The court therefore found clear and convincing evidence that a person of ordinary skill at the time of the invention (in 2005) would have been motivated to use EDTA in the claimed amounts with a reasonable expectation of success. Slip op. 65–66.

The asserted claims were accordingly found to be obvious.

Citation: Warner Chilcott Co. LLC v. Teva Pharms. USA, Inc., No. 11-6936 (D.N.J. 3/4/2015)


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Entecavir Obvious?

03.06.15 Posted in Federal Circuit Opinions by

In this Hatch-Waxman case, Bristol-Myers Squibb, owner of the drug entecavir (sold as Baraclude®, indicated for hepatitis B (HBV) infection), sued Teva Pharmaceuticals for patent infringement. Teva responded that the patent (the only patent at issue was US5206244, priority date 10/18/1990), which claims the chemical structure of entecavir, was obvious. The district court found in favor of Teva. This finding was affirmed by the Federal Circuit panel. En banc review was denied.

The obviousness argument was that 2’-CDG was the lead compound, and that entecavir was merely a minor modification of 2’-CDG, termed a “small conservative change.”



Teva argued that 2’-CDG in turn is structurally similar to the natural nucleoside deoxyguanosine. Teva also argued that “Madhaven Compound 30,” a 2’-hydroxy analog of entecavir (and §102(b) prior art to the ‘244 patent) is the exo-methylene analog of aristeromycin. Madhaven compound 30 was said to have substantially improved antiviral properties as compared to aristeromycin.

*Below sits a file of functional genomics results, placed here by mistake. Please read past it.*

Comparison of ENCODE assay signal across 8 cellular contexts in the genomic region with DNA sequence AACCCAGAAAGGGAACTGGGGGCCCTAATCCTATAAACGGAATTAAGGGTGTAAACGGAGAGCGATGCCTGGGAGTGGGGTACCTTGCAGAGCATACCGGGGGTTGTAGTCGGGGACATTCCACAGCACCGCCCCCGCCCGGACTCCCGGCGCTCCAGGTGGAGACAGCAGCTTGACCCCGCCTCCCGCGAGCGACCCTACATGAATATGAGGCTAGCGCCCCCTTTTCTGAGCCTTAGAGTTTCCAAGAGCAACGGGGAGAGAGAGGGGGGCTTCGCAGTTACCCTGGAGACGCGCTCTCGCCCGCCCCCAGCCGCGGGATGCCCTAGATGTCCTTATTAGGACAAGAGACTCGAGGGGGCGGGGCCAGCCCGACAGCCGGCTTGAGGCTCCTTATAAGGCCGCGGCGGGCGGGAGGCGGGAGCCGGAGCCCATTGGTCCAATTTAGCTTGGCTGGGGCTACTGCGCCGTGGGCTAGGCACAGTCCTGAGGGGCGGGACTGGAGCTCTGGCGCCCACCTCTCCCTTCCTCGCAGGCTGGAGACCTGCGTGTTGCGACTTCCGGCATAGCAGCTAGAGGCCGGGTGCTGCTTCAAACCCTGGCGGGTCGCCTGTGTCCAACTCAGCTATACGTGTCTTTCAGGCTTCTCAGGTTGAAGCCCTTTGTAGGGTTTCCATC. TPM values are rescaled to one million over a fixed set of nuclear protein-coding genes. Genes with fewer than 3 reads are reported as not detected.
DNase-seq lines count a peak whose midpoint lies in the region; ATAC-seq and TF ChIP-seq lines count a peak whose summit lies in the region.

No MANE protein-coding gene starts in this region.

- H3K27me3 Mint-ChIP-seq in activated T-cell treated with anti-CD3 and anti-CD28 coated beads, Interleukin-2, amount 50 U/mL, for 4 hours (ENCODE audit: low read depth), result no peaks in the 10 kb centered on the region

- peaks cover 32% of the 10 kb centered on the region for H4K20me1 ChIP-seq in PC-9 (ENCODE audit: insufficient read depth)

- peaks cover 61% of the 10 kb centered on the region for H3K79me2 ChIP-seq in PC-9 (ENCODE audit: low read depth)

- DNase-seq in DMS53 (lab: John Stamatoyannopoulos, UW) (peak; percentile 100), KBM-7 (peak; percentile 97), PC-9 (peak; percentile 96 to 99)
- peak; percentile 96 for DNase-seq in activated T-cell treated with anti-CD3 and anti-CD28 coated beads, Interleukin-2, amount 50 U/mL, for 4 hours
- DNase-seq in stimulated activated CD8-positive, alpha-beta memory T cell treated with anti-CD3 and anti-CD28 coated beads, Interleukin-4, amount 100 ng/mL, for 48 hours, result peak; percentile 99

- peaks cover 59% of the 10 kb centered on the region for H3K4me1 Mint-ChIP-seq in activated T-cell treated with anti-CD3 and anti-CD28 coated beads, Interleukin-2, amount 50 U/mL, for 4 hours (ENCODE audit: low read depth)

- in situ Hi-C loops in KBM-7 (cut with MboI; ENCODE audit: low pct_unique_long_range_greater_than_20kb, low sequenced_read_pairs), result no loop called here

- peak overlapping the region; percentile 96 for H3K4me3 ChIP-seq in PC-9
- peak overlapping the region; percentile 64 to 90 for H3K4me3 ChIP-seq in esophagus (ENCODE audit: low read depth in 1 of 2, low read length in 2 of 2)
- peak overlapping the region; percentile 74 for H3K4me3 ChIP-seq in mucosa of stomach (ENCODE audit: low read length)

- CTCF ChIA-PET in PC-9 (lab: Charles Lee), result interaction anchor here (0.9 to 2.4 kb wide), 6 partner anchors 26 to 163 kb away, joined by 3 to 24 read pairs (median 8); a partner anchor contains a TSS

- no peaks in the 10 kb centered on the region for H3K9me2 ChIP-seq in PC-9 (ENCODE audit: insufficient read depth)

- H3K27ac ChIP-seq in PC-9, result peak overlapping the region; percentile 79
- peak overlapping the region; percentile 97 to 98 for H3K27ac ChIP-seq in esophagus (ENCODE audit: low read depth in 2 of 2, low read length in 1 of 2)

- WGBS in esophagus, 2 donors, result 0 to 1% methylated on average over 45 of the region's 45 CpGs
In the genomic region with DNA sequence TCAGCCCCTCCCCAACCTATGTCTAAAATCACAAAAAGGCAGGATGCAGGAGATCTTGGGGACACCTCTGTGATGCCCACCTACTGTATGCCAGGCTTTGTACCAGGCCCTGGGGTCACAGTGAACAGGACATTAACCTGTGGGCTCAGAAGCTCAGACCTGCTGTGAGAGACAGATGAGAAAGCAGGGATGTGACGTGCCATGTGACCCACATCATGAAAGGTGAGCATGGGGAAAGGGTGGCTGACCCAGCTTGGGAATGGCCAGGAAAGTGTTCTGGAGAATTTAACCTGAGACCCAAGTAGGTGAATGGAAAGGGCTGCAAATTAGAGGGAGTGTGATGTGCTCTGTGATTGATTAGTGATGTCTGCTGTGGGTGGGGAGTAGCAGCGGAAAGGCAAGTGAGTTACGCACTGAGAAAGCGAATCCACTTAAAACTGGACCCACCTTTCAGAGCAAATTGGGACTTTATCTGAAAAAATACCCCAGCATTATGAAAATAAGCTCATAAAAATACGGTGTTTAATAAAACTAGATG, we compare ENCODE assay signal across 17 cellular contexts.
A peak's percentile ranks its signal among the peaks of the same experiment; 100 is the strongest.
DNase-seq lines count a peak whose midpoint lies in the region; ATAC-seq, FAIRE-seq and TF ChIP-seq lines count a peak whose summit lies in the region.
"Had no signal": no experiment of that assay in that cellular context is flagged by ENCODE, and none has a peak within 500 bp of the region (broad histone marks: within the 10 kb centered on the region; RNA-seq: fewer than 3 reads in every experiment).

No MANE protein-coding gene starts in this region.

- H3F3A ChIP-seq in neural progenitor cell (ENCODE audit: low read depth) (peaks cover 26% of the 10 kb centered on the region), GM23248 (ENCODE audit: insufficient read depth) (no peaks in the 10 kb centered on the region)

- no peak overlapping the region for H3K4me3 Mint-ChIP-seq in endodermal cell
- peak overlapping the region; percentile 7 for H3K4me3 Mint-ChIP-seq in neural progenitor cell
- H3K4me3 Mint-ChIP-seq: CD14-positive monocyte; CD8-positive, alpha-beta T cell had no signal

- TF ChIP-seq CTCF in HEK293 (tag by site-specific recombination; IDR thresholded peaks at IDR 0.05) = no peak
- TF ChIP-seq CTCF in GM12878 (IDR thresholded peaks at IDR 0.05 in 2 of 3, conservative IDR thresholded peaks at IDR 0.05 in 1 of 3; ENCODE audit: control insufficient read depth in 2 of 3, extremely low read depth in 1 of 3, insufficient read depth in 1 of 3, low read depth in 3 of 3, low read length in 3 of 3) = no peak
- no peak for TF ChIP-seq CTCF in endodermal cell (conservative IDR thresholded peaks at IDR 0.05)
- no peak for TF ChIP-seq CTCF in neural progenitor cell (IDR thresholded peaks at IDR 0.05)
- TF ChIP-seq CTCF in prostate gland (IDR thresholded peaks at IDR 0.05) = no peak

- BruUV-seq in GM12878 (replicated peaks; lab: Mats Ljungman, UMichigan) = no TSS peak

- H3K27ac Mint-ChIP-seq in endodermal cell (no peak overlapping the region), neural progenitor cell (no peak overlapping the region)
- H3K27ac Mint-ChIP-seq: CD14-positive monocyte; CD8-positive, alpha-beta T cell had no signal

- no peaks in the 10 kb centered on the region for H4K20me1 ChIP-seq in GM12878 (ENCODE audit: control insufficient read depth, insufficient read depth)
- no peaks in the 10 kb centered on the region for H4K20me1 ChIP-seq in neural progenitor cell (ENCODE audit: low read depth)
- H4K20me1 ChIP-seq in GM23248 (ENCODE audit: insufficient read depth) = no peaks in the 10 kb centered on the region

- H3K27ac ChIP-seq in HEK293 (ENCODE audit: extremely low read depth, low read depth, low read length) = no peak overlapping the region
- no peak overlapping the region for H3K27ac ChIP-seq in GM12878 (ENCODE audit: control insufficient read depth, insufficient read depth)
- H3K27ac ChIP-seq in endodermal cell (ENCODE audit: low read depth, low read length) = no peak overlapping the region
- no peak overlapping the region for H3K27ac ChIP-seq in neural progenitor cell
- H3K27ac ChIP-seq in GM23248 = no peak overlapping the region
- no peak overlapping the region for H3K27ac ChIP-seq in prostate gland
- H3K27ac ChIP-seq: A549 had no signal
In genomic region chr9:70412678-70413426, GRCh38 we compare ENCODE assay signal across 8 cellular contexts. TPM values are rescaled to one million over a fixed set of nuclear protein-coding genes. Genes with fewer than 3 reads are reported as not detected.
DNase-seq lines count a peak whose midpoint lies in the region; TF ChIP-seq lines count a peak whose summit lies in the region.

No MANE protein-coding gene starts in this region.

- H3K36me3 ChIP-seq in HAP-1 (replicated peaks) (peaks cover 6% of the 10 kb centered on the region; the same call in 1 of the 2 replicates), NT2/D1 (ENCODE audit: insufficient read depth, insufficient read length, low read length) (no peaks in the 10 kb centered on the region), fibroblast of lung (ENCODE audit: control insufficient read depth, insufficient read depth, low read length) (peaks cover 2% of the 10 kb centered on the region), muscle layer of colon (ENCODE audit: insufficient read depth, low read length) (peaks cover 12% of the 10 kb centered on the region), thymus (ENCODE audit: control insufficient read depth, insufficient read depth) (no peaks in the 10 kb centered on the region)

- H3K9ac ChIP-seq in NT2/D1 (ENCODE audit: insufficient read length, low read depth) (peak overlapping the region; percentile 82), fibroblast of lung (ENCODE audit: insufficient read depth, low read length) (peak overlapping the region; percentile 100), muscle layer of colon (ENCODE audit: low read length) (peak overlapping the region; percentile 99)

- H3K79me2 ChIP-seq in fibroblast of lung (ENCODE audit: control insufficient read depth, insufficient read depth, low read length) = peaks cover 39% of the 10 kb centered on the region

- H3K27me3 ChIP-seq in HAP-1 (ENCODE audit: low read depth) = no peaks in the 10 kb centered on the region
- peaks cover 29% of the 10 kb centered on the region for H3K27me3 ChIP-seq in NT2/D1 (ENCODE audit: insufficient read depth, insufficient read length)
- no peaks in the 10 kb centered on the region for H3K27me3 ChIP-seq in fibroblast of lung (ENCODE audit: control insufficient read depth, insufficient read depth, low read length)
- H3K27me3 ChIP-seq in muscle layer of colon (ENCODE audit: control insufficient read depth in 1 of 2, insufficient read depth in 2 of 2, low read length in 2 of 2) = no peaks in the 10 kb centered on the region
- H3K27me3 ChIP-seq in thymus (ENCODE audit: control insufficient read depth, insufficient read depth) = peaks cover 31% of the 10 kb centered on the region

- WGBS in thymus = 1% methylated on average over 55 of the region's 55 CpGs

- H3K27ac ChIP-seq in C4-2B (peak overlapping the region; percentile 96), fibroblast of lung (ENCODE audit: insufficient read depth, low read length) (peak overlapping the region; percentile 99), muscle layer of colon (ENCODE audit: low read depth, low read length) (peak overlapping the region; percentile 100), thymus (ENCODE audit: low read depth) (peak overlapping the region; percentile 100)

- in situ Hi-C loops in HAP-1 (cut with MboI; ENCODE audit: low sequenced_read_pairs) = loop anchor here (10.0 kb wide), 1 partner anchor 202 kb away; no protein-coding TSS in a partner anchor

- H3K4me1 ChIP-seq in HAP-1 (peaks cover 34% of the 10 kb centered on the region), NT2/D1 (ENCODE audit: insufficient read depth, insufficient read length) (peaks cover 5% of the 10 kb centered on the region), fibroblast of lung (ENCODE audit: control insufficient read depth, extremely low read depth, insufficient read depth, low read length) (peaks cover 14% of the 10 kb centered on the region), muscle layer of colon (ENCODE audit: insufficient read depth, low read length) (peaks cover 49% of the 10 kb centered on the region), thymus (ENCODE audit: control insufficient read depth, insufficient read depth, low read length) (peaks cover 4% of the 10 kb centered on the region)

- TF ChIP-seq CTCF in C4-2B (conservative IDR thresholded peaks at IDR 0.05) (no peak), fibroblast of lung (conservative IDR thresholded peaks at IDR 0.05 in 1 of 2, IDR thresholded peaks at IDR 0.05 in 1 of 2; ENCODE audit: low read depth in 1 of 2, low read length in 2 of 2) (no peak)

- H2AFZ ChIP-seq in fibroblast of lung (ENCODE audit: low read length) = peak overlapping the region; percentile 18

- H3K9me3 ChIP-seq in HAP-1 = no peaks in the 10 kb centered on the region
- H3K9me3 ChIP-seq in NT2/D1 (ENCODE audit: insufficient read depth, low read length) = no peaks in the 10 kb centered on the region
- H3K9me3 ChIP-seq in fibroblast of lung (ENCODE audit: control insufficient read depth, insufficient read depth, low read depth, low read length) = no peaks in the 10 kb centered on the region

The panel found no clear error in the district court findings that entecavir was obvious in view of:

  • Structural similarity between entecavir and 2’-CDG;
  • Teachings of Madhavan;
  • The exo-methylene substitution is a “small conservative change”; and
  • The totality of the prior art on 2’-CDG

The panel found that a skilled artisan would have been motivated to substitute an exocyclic methylene at the 5’ position of 2’-CDG with a reasonable expectation of success of creating a compound with beneficial antiviral properties.

The most significant feature of this case is the treatment of post-filed data. BMS argued that several features of entecavir were discovered after the ‘244 patent was filed in 1990, but the district court discounted these arguments, which were all upheld in Chen’s opinion finding entecavir obvious.